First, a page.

A Vincentian Vernacular

by | Jun 22, 2015 | Formation, Reflections


“A Vincentian Vernacular” Another reflection In Patrick Griffin’s series “Considering Consecrated Life”

For emphasis, we choose significant “years” to begin and end on certain dates. Thus, Pope Francis decided that the “Year of Consecrated Life,” would begin on the First Sunday of Advent 2014 and conclude on the Presentation 2016. We can imagine a reason for those dates. For the “Jubilee Year of Mercy,” the Holy Father determined that the Immaculate Conception 2015 would mark the start, while the Solemnity of Christ the King 2016 would identify the finish. In the document announcing the year (Misericordiae Vultus, 11April2015), he explains his reasoning. Our Superior General, Fr. Greg Gay, CM, decided that the “Year of Collaboration” for the Vincentian Family would begin on Pentecost 2015 and run through Pentecost 2016. What was he thinking? Why Pentecost?

Vincentian Vernacular imageConsider: Pentecost is really more about listening than speaking, more about burning ears than fiery tongues. Note what is said over and over:
“each one heard them speaking in his own language. . . . how does each of us hear them in his native language? . . . we hear them speaking in our own tongues of the mighty acts of God.”

Each person who attends to the disciples’ preaching recognizes his native speech! Each person grasps clearly what the disciples say as they proclaim the mighty acts of God. The address arrives in a familiar idiom. Without understanding, without good communication, there can be no belief or acceptance or change of heart. Through the Spirit, the people hear and marvel at what God has done in Jesus.

The connection of Pentecost to collaboration becomes evident. In the Vincentian Family, we all speak the same language! We hear the call of the Gospel in the same way. With the Spirit, the early Christian community was “of one mind and one heart” (Acts 2:42; 4:32). That should describe us as well!

Commonality of purpose does not stop with rhetoric. Actions necessarily give evidence to the direction of a life. I am thrilled by the example of Marguerite Naseau who searches out Vincent because the service which he wants to provide for the poor adheres so closely to her own attitudes and abilities. She wants to work with him, and Vincent famously identifies her:

“[She] was the first Sister who had the happiness of pointing out the road to our other Sisters, both in the education of young girls and in nursing the sick, although she had no other master or mistress but God.”

She was a wondrous collaborator for Vincent as well as Louise because they understood each other. One could say the same about Frederick Ozanam and Rosalie Rendu, or any of untold thousands of other (less well-known) members of the family who served side-by-side.   These people spoke the same language, heard the Gospel in a like tone, felt the needs of our world with a similar heart.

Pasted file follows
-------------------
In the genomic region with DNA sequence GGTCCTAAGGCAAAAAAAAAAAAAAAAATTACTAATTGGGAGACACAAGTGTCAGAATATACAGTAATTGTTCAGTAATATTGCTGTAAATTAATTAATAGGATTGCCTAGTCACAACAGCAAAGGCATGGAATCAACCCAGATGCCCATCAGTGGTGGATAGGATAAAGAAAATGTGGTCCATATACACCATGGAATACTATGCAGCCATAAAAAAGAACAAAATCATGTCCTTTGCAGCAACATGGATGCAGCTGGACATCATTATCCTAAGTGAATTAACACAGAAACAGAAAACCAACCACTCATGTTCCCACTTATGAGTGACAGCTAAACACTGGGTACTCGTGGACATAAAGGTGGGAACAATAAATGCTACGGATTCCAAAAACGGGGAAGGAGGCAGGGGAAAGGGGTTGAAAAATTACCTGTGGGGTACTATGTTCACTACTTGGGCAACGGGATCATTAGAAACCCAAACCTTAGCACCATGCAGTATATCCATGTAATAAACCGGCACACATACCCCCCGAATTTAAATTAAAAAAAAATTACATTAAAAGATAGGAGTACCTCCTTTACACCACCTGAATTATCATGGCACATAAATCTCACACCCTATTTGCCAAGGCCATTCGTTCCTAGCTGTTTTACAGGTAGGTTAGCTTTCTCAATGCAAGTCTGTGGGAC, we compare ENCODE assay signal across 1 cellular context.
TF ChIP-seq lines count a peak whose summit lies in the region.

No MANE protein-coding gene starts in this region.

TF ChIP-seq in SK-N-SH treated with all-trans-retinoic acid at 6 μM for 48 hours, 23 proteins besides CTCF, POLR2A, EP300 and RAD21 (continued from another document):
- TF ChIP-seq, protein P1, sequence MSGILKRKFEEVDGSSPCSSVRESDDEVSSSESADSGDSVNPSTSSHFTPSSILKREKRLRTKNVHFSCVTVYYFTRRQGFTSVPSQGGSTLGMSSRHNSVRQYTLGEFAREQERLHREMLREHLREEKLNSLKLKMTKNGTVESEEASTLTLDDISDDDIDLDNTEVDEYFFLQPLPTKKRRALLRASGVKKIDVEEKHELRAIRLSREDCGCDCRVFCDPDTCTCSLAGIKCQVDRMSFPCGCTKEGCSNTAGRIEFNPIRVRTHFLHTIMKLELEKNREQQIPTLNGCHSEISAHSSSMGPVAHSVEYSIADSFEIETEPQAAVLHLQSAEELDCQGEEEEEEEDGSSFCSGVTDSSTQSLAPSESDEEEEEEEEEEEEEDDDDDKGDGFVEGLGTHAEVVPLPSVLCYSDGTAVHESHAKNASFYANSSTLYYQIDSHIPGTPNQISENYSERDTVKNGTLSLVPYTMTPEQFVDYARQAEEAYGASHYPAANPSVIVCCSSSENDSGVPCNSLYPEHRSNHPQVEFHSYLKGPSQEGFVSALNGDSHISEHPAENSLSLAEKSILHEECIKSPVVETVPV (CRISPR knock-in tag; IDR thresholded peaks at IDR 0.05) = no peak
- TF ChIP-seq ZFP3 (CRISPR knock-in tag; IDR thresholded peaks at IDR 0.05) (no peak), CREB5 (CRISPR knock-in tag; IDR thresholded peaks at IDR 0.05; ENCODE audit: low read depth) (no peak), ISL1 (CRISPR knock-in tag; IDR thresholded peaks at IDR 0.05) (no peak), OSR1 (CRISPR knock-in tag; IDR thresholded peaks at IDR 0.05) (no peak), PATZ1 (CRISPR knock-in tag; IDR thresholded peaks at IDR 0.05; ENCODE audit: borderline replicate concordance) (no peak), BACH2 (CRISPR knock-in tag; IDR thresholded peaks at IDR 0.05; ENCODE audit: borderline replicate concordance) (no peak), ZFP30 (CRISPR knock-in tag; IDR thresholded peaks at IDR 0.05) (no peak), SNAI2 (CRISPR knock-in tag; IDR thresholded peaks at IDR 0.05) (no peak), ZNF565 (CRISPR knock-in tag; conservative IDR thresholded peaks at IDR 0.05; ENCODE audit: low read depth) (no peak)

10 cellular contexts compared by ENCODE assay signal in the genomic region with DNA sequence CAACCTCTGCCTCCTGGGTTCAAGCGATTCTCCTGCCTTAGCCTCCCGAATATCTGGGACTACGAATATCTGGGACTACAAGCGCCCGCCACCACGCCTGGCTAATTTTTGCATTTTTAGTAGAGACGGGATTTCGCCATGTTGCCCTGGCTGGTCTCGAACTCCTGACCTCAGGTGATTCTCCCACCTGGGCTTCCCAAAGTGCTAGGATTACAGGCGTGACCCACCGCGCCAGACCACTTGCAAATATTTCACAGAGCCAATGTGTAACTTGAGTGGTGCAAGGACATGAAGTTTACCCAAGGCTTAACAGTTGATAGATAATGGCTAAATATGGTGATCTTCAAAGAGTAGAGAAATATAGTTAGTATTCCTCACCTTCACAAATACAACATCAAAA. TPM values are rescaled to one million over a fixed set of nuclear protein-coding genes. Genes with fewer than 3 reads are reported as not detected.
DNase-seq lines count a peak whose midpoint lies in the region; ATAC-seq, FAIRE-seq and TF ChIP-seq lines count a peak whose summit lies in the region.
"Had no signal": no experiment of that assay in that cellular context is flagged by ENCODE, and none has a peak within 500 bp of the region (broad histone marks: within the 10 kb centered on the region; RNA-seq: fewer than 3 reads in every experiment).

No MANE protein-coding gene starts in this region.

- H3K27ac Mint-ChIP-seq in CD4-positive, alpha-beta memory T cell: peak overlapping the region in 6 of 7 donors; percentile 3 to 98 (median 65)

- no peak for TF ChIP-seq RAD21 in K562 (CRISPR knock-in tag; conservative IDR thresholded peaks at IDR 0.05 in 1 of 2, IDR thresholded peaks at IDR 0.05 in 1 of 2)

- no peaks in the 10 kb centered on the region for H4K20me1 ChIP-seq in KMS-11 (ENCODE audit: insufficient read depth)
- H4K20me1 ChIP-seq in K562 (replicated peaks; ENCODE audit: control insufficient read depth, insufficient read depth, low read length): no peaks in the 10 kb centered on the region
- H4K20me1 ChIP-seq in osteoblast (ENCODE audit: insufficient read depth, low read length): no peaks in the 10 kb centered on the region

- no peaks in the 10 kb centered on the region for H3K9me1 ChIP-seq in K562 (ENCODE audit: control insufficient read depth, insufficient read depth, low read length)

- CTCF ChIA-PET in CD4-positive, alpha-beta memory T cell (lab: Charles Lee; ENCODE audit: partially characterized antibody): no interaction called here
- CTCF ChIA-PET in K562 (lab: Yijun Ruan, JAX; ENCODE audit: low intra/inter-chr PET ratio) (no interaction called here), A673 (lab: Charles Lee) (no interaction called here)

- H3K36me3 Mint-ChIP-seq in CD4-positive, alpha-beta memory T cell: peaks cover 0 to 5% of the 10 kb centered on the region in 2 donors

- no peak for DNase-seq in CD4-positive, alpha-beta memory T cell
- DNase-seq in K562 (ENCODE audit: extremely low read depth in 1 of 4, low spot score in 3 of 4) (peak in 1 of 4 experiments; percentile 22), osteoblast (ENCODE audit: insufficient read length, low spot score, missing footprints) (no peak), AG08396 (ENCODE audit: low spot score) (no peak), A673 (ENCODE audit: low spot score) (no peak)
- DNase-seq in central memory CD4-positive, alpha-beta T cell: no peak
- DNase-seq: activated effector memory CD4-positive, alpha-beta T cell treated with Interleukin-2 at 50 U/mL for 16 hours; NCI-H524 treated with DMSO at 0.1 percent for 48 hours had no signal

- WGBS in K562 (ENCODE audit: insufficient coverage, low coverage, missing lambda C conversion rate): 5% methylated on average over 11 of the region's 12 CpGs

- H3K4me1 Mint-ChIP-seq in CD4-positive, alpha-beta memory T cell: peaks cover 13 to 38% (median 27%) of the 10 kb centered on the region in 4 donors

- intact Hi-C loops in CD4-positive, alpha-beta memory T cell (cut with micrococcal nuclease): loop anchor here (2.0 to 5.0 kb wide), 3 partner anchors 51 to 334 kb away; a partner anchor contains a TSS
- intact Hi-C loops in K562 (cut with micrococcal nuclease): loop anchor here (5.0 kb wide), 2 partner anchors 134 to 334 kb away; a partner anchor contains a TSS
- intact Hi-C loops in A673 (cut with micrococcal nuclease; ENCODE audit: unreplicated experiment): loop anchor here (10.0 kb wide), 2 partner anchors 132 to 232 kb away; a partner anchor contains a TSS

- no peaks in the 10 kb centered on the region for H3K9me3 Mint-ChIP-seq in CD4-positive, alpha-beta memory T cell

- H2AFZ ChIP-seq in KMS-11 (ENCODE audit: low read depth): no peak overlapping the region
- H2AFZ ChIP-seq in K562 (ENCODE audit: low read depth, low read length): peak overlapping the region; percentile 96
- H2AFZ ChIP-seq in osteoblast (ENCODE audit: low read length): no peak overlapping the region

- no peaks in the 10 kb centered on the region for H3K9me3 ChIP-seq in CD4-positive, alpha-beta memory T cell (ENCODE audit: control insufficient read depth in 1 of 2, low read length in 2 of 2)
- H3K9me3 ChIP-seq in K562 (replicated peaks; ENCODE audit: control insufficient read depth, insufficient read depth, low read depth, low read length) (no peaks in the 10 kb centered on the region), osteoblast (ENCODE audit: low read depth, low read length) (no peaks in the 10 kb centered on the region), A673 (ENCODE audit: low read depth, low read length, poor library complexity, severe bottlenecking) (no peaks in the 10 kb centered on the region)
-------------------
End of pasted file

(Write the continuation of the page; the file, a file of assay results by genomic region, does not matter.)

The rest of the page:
Sr. Betty Ann McNeill’s interesting and collaborative study of the Vincentian Family (“The Vincentian Family Tree”) finds 268 communities of women and men who employ our dialect. Attracted primarily by direct, incarnational service of the poor, groups have discovered in the charism of Vincent and Louise, and in the Common Rules of both foundational communities, a practical guide for outreach to the most marginalized. As Sr. Betty Ann notes, this spiritual progeny of women and men, religious and laity, Catholic and non-Catholic, has found a spirit, mission and rule which adapts to many cultures and serves effectively within each. Again, communication and inspiration emerge. We use the vernacular of the Vincentian family. Collaboration becomes not simply possible but essential for greatest effectiveness.

When I was Director General of the Daughters of Charity, I received hundreds of letters at Christmastime. Many would contain not simply a warm greeting, but a story of the work of the local community and how it collaborated with other members of the Vincentian Family. Each missive uplifted me with its tale of service of the poor through a family effort.

Back to Pentecost. Could we describe it as the Feast of Collaboration? Most of us would concede that collaboration begins with good communication. We need to speak a common language and learn to see the world in a similar way. This happens with the grace of the Holy Spirit. Our Vincentian heritage provides a vocabulary and a context within which the Paraclete can enlighten. We can recognize the wisdom of Fr. Greg in binding our Year of Collaboration with Pentecost.

Come Holy Spirit,

fill the hearts of your faithful

and kindle in them the fire of your love.


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